Pay on Time

Avoid late fees at all costs. It’s already bad that you have to pay off your loan. Don’t get buried under late fees.

Look for Lower-Interest Options

What do you need to do after you’ve gone out of your way to increase your credit score? 

You need to find a lower-interest loan. A high credit score and a positive payment history will help you secure a better deal. 

Opt for a Mortgage Refinance

If you’re a homeowner, a mortgage refinance might be an option. 

You won’t get debt free, but you’ll have less interest to pay, which will be very helpful in your situation. 

However, you might have to pay for mortgage insurance if you don’t have enough equity.

You shouldn’t owe more than 80% of what your house is worth. To calculate if you have enough equity, add the debt you want to pay off to your current mortgage amount, and divide that sum by your home’s value. The result will be your loan-to-value ratio. Try this online calculator for more accurate results. 

Seek Free Credit Counseling and Financial Assistance Options

If you live in the US and are unemployed and can’t pay bills, call 211—a service supported by United Way—to get help. You can also visit their official website to learn more and find 211 agencies near you. 

Consider Debt Relief Options

Such options can be a powerful tool to help you get rid of serious debt. Let’s look at a couple of choices:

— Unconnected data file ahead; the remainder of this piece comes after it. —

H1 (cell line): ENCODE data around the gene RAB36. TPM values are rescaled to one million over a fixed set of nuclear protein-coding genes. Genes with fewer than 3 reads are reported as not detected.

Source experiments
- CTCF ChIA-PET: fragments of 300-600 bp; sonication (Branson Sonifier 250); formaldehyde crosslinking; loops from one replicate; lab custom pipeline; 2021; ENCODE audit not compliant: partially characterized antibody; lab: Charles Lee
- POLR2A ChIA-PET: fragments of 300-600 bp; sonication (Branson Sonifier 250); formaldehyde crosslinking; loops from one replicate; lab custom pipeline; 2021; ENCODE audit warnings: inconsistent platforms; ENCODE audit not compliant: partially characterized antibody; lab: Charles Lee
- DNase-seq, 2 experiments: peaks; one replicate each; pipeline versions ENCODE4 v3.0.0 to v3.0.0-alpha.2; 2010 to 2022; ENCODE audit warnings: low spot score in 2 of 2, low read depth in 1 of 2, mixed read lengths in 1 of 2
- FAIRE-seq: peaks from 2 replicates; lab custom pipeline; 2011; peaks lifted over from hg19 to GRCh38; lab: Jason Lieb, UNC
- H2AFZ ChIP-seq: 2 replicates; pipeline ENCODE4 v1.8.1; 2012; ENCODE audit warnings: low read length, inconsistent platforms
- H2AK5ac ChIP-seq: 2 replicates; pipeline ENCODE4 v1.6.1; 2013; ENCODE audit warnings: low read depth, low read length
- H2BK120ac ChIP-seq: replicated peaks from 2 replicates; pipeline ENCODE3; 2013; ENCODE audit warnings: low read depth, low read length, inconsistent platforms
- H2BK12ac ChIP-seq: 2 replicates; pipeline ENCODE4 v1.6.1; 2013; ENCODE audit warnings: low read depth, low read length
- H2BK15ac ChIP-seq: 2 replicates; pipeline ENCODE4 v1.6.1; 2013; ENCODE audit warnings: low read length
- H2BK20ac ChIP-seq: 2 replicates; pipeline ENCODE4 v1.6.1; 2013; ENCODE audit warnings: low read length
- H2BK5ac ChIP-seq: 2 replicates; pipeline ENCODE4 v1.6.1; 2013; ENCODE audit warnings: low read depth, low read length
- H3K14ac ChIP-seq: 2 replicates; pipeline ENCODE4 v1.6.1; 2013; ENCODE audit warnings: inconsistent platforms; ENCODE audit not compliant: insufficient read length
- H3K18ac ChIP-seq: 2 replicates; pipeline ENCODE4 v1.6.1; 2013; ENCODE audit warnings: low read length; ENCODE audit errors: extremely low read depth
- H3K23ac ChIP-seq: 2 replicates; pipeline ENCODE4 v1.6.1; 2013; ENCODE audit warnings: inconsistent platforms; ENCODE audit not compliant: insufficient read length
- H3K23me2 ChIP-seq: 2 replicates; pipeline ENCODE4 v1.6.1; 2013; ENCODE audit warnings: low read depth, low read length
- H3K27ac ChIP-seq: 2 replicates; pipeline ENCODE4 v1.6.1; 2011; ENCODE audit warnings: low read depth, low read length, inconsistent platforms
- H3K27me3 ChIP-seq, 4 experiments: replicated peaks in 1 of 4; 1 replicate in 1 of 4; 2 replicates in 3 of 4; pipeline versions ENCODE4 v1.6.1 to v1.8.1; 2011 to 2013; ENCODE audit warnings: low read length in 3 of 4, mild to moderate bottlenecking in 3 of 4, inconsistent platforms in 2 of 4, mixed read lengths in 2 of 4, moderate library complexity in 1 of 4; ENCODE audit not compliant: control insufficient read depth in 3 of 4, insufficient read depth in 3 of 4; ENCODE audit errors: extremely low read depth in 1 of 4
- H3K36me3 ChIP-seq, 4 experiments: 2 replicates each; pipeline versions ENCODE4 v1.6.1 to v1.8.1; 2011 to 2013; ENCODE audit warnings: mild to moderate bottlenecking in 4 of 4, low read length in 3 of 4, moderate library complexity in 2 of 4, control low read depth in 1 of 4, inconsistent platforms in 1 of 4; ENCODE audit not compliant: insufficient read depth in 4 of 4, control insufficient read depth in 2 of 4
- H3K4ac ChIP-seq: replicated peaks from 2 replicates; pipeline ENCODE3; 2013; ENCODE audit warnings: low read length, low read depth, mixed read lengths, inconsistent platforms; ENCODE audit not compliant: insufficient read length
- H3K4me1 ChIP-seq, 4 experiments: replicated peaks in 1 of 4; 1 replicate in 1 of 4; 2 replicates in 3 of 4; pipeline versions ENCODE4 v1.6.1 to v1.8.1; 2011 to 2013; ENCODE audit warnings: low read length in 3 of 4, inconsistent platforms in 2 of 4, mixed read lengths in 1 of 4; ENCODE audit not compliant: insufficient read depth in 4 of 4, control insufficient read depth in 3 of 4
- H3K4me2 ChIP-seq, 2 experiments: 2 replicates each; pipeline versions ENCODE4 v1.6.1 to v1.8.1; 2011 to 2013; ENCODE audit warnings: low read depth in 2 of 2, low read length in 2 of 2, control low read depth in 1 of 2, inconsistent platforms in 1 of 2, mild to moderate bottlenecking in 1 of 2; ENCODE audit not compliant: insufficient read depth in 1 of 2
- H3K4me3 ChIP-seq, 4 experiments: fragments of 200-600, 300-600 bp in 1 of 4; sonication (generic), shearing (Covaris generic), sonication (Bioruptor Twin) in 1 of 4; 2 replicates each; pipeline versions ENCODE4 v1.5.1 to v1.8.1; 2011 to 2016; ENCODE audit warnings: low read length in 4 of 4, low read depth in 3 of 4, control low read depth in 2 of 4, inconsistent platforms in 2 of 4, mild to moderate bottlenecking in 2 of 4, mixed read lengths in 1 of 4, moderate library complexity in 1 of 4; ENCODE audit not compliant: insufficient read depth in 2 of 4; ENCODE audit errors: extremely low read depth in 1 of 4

• A debt consolidation loan can be helpful to those who have multiple loans and good credit history. This option will merge all your loans into a single one. You’ll benefit from a lower interest rate if you have a solid enough credit score. It will also help with budgeting since you’ll be managing just one instead of several payments. 
  • The snowball and the avalanche methods are two specific ways to get out of debt. These approaches are best for dealing with multiple loans that you can’t or don’t want to consolidate. The snowball method will have you pay the bare minimum for all but the lowest-balance loan, on which you’ll focus until it’s paid off, allowing you to then concentrate on the next lowest-balance one. With the avalanche method, you focus on the highest-interest loan first, but the overall approach is the same. 

Keep Going One Step at a Time

It’s not easy to get rid of debt. However, tackling one payment after the other and paying off one debt at a time is perfectly doable. 

Keep going, and you’ll succeed. You have to tighten your belt for a while, but the end goal is worth it.

1. How to Pay Off Credit Card Debt When You Have No Money

(Upsolve)